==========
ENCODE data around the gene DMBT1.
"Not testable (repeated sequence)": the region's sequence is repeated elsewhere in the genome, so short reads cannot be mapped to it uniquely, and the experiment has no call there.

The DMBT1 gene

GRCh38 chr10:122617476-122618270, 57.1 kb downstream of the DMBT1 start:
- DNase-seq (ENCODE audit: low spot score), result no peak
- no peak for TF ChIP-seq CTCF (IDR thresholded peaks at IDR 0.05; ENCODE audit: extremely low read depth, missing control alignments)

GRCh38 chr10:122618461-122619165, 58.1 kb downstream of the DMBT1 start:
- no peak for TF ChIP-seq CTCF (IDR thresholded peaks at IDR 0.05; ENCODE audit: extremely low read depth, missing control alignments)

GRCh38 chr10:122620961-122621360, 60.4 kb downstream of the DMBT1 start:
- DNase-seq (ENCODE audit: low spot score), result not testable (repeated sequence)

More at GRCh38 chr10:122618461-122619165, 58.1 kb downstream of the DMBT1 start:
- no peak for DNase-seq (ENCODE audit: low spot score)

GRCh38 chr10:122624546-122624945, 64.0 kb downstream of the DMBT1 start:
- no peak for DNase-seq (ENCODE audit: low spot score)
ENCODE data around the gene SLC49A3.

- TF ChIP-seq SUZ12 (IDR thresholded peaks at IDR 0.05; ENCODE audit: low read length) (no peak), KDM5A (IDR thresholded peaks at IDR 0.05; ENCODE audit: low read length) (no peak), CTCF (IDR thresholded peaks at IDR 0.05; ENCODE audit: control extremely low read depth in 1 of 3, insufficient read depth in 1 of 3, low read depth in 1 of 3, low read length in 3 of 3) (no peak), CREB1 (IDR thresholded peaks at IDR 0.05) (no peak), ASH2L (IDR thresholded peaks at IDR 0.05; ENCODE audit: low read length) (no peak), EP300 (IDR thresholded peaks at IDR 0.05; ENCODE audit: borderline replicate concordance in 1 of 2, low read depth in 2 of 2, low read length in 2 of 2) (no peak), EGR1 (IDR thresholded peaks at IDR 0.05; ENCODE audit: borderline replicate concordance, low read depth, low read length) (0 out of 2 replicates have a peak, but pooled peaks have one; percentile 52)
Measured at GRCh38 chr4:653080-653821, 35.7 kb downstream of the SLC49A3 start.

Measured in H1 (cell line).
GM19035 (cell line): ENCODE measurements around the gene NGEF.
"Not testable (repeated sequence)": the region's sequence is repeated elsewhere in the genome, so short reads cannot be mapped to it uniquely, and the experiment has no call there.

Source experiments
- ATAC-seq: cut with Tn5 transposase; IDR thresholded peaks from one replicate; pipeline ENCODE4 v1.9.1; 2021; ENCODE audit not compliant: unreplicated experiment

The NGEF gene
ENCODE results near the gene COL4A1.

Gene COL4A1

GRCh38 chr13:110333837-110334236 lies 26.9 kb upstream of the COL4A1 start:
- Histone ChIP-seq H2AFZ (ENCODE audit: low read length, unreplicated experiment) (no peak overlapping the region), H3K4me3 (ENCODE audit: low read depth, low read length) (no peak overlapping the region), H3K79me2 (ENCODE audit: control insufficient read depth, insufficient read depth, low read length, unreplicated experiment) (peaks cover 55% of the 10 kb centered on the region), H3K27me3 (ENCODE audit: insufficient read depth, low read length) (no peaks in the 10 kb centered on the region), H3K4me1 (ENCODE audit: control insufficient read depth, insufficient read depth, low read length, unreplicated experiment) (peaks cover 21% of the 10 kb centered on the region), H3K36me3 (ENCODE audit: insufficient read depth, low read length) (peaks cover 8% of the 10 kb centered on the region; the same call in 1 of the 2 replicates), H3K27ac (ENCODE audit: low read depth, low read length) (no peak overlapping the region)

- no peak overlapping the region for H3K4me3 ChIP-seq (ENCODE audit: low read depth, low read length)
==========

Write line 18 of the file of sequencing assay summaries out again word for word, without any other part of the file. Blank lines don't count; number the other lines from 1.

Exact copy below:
Measured in H1 (cell line).